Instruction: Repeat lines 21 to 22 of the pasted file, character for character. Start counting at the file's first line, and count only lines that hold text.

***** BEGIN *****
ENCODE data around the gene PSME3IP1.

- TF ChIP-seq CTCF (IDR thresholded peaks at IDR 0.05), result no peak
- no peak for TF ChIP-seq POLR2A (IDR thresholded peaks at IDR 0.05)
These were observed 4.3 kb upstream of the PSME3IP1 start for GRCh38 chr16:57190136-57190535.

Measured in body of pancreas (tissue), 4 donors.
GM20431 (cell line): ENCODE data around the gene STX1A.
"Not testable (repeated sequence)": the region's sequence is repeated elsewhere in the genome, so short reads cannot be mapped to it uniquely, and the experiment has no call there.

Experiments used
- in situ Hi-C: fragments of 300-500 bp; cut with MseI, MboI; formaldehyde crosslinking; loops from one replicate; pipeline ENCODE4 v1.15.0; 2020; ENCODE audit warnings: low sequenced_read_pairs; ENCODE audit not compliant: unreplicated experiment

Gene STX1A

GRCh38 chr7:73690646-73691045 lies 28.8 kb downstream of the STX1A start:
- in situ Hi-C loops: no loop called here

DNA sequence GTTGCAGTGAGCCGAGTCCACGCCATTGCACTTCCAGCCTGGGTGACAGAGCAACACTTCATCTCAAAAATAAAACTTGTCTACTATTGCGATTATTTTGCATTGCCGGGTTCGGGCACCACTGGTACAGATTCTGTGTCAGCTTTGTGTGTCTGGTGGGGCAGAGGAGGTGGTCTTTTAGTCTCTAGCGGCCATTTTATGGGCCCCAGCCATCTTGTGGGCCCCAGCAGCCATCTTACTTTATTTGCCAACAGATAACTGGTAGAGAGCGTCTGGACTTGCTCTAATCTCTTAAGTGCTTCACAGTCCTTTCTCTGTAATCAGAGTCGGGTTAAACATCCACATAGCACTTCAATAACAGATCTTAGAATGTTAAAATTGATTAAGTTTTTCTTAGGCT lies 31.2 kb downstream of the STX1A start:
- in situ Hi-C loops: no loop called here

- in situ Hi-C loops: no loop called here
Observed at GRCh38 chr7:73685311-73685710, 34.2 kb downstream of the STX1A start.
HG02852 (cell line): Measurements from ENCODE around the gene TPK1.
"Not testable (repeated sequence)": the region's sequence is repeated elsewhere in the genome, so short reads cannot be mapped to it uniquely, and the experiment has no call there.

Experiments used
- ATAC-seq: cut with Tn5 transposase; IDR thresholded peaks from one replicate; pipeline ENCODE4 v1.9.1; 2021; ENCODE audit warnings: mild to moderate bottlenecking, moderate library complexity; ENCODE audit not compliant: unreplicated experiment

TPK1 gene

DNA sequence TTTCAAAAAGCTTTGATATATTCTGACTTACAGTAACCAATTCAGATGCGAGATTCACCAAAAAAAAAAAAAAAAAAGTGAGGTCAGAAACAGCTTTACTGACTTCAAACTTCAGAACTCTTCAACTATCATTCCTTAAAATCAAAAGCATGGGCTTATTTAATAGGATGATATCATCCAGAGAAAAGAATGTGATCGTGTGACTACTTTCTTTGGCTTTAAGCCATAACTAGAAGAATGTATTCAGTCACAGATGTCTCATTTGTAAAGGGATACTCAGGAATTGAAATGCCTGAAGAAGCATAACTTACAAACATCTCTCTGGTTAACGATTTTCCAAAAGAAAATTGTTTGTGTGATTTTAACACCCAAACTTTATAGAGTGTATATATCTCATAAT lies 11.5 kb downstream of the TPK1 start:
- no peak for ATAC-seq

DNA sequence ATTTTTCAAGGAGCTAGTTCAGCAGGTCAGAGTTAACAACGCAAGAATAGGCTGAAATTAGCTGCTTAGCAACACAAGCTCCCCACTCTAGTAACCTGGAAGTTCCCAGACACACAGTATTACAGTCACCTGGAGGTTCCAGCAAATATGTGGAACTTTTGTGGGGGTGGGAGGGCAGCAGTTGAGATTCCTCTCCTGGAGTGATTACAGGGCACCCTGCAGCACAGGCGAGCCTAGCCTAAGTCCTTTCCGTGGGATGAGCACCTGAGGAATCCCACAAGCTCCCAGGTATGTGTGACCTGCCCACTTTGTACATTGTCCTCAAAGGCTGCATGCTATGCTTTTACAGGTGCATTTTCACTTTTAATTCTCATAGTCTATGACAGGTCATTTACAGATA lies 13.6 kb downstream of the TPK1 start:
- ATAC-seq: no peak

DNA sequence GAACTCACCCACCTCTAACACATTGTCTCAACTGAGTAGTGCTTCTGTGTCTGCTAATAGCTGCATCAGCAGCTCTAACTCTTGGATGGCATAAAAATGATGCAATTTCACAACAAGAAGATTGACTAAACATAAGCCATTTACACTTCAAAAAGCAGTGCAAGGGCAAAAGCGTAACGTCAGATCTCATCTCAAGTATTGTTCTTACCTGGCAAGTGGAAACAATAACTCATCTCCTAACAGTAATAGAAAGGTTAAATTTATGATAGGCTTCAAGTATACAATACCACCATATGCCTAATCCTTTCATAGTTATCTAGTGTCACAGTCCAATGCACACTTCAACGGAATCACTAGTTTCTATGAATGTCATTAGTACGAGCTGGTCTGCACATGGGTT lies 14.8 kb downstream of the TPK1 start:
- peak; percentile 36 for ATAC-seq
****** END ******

TPK1 gene

DNA sequence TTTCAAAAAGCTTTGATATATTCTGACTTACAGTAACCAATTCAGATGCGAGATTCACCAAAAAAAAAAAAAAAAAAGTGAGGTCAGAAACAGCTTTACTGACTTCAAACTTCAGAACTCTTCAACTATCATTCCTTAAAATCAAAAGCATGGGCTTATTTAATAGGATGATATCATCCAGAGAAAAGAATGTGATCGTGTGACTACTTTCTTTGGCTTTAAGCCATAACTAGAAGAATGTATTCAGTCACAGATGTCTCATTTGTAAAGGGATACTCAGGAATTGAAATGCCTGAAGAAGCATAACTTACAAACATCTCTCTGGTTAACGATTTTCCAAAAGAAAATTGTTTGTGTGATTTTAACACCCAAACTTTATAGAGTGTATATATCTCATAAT lies 11.5 kb downstream of the TPK1 start: